Past wars are often started over the commercial concerns of the wealthy, with buy in from the Church and other allies, and often end up with the coerced or paid participation of the common man...the concept of individual willing to buy into the program ran and win a mini-kingdom in the form of a house or farm, with the right to kill an intruder was a powerful motivation for a settler, which ensured that the war against native Americans stayed vigorous to the end...

...squatting as original sin...

One of the biggest sins in early American history was squatting, which would quickly bring out the authorities, or if necessary, the militia or army, even if the settlement originated from squatters on Native American land...the point is, the concept of state and private property evolved in this country in a way that had the buy-in of even those who could at least dream of property ownership.

If you read the media stories about community concerns and complaints about the homeless, it's obvious that local governments and police forces are more often than not, reluctant to take the kind of action that the community and property owners are generally the angry ones, and expect authorities to at least move the problem elsewhere, calling on the cavalry to drive off the lowdown and dirty from their delicate eyes and preserve the resale value of their investments.

...gentrification is really a two sided issue...

It's a one sided view to think that gentrification is an improvement simply because the place gets more expensive, as nothing happens in a vacuum...if the middle class gentrifies a poor neighborhood, they view it as "raising the value" of an area, which previously did have an equal value to society as a place where the lower income workers, who make the middle class lifestyle possible, can live and grow. 

Instead, the takeover is more like a bad treaty with some Native American tribe, complete with promises to assist the poor in moving which mainly pay the bureaucratic support system, create low income housing that will be built, if at all, too late and with insufficient capacity to help, and with the primary intent to just keep people talking and stalling till the fait accompli of a gentrified neighborhood is well under way.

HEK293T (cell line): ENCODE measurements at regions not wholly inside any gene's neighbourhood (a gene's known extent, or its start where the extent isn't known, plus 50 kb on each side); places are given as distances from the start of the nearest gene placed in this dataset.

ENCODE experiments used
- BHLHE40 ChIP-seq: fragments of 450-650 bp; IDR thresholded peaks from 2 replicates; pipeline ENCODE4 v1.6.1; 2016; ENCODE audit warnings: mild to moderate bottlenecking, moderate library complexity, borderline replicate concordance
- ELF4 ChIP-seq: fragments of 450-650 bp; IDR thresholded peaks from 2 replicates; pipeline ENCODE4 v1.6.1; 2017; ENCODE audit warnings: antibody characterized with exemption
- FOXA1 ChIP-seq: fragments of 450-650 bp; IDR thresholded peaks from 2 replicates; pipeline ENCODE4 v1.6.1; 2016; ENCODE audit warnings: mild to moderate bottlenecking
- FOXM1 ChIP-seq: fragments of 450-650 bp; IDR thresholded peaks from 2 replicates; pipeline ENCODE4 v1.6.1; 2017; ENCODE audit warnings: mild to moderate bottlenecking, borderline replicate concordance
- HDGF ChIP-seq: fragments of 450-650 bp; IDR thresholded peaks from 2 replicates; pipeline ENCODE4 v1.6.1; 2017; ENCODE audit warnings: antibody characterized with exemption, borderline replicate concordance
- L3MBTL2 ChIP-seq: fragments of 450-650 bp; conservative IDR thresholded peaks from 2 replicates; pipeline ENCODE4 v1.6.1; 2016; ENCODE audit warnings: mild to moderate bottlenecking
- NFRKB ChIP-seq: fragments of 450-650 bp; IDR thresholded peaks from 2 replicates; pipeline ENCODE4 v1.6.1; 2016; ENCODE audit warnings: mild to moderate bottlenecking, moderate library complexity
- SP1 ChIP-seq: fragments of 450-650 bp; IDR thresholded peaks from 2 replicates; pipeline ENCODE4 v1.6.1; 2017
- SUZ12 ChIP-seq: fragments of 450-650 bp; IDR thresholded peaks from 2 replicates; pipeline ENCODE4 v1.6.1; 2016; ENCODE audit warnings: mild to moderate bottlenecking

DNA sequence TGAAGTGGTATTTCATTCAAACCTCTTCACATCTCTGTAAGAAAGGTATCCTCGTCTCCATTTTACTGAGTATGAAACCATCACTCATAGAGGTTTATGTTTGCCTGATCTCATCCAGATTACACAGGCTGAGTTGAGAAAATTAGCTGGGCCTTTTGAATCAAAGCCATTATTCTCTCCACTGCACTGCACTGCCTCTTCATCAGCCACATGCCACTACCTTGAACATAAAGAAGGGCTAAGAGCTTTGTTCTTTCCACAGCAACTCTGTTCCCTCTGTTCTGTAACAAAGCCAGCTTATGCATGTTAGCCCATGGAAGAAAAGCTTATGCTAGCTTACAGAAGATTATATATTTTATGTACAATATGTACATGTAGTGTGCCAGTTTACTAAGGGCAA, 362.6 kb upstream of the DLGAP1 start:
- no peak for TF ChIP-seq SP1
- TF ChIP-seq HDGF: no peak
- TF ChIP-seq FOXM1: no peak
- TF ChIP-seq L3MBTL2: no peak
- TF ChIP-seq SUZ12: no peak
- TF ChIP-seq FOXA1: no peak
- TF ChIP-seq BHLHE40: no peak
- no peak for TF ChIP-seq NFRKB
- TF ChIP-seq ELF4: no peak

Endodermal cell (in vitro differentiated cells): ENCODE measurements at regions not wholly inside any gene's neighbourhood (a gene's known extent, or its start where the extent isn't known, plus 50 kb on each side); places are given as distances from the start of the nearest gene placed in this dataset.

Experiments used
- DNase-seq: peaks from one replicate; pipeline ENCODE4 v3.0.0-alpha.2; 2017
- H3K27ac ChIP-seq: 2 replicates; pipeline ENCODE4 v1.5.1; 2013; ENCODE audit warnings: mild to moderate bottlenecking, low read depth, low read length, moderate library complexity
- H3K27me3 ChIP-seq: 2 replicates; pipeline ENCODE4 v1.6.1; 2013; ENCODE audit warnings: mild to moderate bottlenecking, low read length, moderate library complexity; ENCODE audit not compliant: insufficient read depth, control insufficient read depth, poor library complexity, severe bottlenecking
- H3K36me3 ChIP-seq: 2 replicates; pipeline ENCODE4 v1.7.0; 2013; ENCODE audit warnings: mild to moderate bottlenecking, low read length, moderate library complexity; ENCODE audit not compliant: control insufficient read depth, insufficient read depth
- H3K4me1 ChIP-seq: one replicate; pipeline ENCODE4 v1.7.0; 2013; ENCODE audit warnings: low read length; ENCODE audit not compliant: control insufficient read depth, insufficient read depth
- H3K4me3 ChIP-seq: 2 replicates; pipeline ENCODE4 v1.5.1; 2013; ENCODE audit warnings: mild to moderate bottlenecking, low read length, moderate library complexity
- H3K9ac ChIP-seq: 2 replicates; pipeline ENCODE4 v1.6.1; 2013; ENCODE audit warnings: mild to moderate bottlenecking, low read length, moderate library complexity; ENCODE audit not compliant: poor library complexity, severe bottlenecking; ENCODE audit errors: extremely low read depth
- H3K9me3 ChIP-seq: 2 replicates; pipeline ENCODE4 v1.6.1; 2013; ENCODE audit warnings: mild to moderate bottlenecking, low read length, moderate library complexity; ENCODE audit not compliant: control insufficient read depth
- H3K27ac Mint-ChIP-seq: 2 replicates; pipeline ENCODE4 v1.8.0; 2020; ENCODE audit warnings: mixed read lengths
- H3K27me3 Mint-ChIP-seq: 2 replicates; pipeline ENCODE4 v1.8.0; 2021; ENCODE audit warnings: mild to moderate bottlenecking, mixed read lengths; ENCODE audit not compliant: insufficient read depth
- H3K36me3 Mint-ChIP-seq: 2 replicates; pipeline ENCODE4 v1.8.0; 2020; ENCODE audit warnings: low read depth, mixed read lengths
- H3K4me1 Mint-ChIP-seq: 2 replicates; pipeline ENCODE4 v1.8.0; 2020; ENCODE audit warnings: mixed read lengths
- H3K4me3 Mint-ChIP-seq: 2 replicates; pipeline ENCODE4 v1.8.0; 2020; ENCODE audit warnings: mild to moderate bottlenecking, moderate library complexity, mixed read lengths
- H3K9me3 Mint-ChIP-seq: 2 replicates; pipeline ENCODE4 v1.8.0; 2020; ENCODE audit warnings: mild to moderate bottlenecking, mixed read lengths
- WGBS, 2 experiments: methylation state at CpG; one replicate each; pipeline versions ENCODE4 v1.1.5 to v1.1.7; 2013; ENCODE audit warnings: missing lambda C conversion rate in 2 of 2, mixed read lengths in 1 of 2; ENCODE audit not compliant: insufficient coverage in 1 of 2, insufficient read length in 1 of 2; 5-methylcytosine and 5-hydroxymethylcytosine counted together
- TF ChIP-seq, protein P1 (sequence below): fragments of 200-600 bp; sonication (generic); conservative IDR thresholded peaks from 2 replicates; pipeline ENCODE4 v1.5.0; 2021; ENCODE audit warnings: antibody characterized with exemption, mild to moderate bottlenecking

Like a big corporation that pays wages at the poverty level, gentrification and other developments that radically shift the poor into other areas already crowded with the poor, is an environment ripe to create more homelessness via displacement, particularly in an area with overheated property values, and foists the social costs onto the taxpayers, most of whom have no stake in the matter.

There should be no doubt that major elements of the conflict between the propertied and homeless is rooted in a class system that goes back centuries, and the perceptions not far removed from the concept that a settler could take up a musket and shoot an intruder on sight. simply clouds the issue, it's what people think a life is worth...and there is always a hidden cost to aspects of American prosperity...

That's not a self defense concept, it's a perception of what a person's life is worth if they own property or not...the idea that in a natural disaster, the National Guard should be wasting their time shooting looters is an achronism in a age where the real issue should be access to government relief funds or insurance if one's store or home is robbed.

...some Americans think beef comes from the grocery store, others think oil comes from a gas pump, and yet others think homeless just come to their area from elsewhere...

Many Americans probably couldn't pass high school history and geography if a snap quiz was given to a result, many events and developments seem to come out of nowhere when covered by the media, and they accept propaganda at face value with a faith stronger than any Holy Roller or political party...

Like the war on terror...yes, it's a real war, with real people who would like to kill every American, and spend every waking hour thinking up ways to do so...but terrorists are killing people all over the world, but the ones we're bombing and doing drone R&D on threaten our oil supply, and while the average American doesn't make the connection at the pump, that gas has a real human cost in blood and treasure. 

It's easier to think that our government wants to protect us from fanatics who cut off heads on TV, than to realize that our lifestyle has a human cost.

That goes for homelessness, which isn't a growing problem because people are lazy, drug addled, or want to be; it's one of many symptoms of a societal change that's being driven by new technologies and of course, the people getting rich from it.

Most Americans are a long way from truly understanding homelessness, and comprehending an era that historians will see was as much about change as the advent of the automobile or steam, and like those eras, the transformation of a multitude of livelihoods and subcultures into irrelevant skills and lives.

...the mythology and reality of "homeless camps"...

A homeless camp is a label that's become the standard term for a gathering of transients, and like most generalizations, misses important details and can even be misleading.

Using the term "camp" glosses over the fact that it's really a third world type slum, and generally forms and develops along the same lines. The community and media's motives for using the term is self serving, as is redefining the same type of poverty in cities as an "inner city" area; it's really modern society ignoring or being in self denial about poverty in a nation that presents itself as the apex of freedom and prosperity.